Editorial: Internal and external factors of insecurity
Hewad is a state-run daily published mostly in Pashto.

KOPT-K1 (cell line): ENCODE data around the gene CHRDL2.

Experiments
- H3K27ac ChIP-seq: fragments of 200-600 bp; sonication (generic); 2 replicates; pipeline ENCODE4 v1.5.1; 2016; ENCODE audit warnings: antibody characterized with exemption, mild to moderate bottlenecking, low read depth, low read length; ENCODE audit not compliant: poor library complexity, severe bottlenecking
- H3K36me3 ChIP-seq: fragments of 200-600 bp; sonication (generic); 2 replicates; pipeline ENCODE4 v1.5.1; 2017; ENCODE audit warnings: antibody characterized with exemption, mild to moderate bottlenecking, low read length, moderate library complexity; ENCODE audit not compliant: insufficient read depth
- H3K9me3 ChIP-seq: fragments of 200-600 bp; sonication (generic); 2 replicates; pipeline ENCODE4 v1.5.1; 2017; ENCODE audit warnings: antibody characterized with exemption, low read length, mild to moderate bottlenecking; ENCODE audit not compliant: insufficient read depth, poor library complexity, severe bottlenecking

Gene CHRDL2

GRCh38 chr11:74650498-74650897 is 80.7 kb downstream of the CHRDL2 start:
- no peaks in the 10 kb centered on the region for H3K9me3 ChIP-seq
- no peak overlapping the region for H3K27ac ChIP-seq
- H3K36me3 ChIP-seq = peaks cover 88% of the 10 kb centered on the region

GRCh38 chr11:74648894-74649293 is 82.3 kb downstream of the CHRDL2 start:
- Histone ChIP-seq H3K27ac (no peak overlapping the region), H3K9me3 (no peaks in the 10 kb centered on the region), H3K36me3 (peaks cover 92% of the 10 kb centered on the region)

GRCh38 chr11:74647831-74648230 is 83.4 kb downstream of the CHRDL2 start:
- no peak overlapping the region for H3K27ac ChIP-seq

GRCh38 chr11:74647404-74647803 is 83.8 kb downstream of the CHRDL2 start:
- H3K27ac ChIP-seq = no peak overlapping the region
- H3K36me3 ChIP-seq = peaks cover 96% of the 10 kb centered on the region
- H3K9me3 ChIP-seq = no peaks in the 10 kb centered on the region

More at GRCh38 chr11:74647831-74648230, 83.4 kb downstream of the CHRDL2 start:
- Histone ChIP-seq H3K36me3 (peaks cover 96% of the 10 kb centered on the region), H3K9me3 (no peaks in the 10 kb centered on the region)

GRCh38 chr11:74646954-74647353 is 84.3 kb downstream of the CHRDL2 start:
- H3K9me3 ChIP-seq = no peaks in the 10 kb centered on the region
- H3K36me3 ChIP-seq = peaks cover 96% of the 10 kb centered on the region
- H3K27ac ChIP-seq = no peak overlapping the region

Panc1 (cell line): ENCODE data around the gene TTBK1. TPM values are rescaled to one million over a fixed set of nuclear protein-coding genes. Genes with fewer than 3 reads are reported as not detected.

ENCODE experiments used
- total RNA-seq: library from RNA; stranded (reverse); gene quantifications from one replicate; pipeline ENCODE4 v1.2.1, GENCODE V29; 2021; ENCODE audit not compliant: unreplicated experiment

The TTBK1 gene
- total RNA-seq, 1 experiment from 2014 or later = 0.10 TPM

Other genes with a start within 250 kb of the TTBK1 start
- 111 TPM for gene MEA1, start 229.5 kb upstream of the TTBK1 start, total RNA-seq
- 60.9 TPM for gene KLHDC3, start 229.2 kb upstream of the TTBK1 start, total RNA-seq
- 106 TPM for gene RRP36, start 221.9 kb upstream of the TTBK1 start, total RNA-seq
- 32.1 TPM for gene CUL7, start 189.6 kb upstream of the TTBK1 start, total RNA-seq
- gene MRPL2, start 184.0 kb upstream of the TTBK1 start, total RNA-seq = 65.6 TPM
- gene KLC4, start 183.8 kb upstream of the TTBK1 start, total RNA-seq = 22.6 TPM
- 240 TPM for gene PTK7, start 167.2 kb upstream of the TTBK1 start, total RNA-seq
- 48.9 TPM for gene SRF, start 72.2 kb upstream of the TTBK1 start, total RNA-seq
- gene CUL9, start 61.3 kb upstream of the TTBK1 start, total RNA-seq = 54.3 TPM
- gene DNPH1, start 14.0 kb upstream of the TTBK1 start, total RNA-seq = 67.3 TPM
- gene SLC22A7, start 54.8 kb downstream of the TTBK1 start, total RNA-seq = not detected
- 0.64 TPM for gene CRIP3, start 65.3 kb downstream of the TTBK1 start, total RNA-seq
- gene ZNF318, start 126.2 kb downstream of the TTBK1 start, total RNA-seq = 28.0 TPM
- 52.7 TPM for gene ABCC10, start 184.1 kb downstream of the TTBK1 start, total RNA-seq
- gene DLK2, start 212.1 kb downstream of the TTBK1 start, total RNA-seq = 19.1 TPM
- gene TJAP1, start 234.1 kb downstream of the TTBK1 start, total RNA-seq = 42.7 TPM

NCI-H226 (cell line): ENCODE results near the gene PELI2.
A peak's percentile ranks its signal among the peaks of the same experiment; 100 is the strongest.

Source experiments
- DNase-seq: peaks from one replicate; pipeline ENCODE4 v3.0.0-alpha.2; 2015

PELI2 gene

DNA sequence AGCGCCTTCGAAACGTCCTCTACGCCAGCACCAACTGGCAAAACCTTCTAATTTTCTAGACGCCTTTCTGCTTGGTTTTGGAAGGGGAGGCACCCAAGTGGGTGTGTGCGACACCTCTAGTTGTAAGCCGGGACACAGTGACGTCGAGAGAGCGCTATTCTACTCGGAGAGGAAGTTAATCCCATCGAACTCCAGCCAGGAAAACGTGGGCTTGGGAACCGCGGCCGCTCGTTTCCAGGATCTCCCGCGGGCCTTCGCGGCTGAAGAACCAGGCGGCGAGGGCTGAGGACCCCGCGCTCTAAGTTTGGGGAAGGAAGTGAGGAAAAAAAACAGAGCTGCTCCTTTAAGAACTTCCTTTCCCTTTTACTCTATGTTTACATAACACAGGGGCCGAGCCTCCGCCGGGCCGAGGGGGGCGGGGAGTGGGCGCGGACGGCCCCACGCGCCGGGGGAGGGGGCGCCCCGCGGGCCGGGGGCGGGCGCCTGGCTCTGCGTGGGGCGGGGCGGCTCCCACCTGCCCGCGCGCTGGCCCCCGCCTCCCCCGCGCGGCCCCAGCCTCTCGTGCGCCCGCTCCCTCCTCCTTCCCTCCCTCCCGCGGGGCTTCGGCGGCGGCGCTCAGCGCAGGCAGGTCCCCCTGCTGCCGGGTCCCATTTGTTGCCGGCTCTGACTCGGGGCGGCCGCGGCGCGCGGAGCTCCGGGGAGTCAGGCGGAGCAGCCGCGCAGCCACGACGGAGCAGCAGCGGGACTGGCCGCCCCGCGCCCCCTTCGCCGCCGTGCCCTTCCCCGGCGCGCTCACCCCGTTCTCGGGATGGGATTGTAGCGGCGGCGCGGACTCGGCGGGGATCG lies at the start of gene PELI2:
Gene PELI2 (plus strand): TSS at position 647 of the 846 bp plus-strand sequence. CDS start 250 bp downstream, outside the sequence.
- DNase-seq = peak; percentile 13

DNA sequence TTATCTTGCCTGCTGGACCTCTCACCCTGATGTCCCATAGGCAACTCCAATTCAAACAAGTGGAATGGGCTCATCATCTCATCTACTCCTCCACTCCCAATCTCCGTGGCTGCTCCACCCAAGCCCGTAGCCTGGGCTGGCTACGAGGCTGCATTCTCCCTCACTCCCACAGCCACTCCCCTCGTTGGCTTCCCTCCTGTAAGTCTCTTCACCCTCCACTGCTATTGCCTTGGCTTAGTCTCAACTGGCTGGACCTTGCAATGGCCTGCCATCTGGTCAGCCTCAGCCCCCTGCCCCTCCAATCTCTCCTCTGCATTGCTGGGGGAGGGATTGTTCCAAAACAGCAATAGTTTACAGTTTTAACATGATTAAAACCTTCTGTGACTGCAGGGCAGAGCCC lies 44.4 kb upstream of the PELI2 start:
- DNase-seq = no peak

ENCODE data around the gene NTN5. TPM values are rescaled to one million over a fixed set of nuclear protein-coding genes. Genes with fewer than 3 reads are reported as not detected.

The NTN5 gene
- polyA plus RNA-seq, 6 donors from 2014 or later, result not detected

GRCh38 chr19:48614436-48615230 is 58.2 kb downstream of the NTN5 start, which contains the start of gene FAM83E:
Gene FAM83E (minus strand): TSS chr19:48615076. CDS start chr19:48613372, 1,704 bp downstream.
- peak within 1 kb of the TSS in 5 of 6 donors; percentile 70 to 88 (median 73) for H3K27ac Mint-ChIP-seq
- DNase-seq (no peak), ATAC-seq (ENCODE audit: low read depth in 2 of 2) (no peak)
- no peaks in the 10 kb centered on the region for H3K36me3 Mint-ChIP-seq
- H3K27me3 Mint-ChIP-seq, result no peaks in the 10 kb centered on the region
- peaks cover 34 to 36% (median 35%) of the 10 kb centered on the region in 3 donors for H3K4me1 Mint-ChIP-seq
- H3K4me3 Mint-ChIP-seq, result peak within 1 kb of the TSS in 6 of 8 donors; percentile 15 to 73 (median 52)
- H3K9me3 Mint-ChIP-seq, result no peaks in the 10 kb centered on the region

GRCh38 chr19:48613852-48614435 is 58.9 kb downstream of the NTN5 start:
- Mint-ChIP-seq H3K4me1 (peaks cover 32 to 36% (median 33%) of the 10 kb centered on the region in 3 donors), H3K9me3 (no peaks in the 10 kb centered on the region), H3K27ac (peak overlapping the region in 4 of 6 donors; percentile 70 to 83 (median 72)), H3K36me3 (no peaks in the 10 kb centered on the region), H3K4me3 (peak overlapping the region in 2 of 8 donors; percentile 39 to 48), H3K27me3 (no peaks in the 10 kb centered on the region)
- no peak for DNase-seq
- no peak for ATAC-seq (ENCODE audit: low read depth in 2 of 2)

Taleban militants have recently stepped up their guerrilla attacks on government and non-government institutions. The Wolesi Jirga, the lower house of parliament, debated the security issues few days ago and each MP expressed his or her opinions in this respect. The recent insecurity has sparked a lot of fear and concerns among Afghans. In a county like Afghanistan, which has been hit by many years of outsiders’ interference and civil war, the government and national infrastructures have been completely destroyed and people are struggling with poverty, so improving security in such a country is a very difficult and complicated task. In addition, there are some people or countries in the region that cannot tolerate a stable and developing Afghanistan, and they create many problems in the path towards better security in the country. Bringing security and stability has many facets and if even one of these sides is forgotten, security will be difficult, even impossible. There are both internal and external factors behind the insecurity in the country. The internal factors include the active presence of terrorists in the country, drug production and trafficking, administrative corruption, the presence of illegal armed groups, gunmen in power, poverty, unemployment and distrust between the government and the people in some areas. The external factors include the existence of terrorist training camps outside the country, where terrorists are provided with money and facilities, arms and ammunitions. When we talk about improving security, we must not forget these two factors. The external factors can be resolved by the international community, particularly by NATO and the US, while the internal factors can be resolved jointly by the Afghan government, national assembly, the people and the international community.